Friday, February 27, 2009

The War Is Over [?]

"Let me say this as plainly as I can: By Aug. 31, 2010, our combat mission in Iraq will end," President Obama announced today at Camp Lejeune in North Carolina. "The United States will pursue a new strategy to end the war in Iraq through a transition to full Iraqi responsibility."

Obama promised that he would withdraw the approximately 142,000 combat forces now in Iraq by August 2010 and 35,000 to 50,000 remaining troops by December 2011, beginning the end of one of the longest and most divisive wars in American history.

[At least 50,000 residual troops will remain in Iraq until December 2011.]

"America's men and women in uniform have fought block by block, province by province, year after year, to give the Iraqis this chance to choose a better future. Now, we must ask the Iraqi people to seize it," he said, triggering applause from the Marines. The president called Iraqi Prime Minister Nuri Al-Maliki and former president George W. Bush from Air Force 1 enroute to the speech to brief them on what he would say.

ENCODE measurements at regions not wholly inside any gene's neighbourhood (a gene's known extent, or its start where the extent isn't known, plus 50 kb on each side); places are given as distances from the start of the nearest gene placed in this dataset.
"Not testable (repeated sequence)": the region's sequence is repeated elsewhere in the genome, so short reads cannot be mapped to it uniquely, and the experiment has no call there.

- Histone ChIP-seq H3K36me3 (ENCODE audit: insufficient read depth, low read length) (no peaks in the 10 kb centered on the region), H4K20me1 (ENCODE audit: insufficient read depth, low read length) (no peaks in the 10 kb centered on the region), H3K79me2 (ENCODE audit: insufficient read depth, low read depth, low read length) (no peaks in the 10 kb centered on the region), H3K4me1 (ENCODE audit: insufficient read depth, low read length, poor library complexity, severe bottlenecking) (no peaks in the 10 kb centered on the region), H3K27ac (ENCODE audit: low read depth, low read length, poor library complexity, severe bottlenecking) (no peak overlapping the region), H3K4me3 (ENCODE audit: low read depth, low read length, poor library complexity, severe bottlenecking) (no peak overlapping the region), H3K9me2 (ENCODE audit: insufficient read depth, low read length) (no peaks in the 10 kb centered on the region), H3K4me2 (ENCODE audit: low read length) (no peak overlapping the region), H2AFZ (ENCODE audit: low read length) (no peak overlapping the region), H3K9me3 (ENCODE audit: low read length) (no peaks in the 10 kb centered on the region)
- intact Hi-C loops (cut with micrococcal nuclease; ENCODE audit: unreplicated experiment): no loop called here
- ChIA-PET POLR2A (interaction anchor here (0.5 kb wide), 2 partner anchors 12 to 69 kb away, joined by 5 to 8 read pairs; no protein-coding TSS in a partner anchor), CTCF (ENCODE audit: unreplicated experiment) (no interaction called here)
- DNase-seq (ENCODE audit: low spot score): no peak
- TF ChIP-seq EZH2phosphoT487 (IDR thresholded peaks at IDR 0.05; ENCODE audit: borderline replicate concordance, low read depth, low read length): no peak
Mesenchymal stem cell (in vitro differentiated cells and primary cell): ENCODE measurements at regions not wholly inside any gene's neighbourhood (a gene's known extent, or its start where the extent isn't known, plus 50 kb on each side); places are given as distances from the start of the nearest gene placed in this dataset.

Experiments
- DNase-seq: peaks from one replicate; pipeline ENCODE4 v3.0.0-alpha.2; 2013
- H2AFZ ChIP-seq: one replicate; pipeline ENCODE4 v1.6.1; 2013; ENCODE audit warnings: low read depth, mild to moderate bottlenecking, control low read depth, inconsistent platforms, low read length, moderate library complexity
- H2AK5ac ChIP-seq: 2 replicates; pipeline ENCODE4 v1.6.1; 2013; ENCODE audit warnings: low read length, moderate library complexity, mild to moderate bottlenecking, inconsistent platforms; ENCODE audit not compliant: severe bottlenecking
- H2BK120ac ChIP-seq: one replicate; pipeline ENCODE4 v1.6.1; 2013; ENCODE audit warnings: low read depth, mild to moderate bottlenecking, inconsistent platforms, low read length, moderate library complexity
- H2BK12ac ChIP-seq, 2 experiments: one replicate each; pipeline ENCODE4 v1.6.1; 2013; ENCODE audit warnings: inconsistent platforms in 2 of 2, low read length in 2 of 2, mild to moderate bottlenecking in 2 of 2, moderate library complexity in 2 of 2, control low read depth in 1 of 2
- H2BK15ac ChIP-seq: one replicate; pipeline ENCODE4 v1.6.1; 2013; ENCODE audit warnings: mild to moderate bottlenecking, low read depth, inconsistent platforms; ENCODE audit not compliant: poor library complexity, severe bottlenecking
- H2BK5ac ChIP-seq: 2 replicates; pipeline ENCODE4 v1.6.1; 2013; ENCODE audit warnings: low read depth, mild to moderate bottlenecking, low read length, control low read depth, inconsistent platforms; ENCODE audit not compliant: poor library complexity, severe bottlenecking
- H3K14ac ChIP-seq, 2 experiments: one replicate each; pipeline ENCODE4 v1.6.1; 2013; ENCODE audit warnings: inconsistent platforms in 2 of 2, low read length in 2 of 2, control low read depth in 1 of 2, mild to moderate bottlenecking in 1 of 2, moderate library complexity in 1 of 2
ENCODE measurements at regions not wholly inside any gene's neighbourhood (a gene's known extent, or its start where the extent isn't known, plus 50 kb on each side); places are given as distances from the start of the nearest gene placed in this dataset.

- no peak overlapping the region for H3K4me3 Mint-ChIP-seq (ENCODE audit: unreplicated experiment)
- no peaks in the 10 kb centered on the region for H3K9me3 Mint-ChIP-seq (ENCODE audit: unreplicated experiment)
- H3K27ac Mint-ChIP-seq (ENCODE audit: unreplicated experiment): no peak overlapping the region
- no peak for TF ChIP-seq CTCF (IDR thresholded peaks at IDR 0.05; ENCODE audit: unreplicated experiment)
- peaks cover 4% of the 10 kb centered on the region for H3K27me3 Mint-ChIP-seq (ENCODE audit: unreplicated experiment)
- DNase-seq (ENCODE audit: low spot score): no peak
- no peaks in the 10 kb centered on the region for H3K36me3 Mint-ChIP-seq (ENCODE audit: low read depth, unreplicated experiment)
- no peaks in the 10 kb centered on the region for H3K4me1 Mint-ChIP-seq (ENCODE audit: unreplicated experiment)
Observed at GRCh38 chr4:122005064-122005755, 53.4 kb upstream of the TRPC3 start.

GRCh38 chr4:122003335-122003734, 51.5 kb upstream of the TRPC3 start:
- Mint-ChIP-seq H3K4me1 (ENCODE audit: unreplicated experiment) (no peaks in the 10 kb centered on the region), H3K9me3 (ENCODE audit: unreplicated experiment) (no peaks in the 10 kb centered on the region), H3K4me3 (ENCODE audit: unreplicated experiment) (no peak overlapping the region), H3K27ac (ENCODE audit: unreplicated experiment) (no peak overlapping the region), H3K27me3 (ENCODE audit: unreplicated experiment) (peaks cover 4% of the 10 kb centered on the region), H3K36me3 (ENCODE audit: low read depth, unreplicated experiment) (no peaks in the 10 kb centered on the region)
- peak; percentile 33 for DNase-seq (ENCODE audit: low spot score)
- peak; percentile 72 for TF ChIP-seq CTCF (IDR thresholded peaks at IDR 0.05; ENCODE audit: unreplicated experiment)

[U.S. Predators attack a Pakistani Taliban compound in South Waziristan.]

Gen. David Petraeus, head of U.S. Central Command, and Gen. Ray Odierno, the top commander in Baghdad, believed the plan presented moderate risk, but still supported the 50,000 residual troops figure.

[A build-up of 17,000 troops have been ordered to Afghanistan.]

Obama has also won crucial backing for his Iraq military withdrawal plan from leading Congressional Republicans, including Senator John McCain. Republicans emerged from a meeting Thursday evening more supportive than several leading Democrats, who complained earlier in the day that the president was still leaving behind too many American forces.

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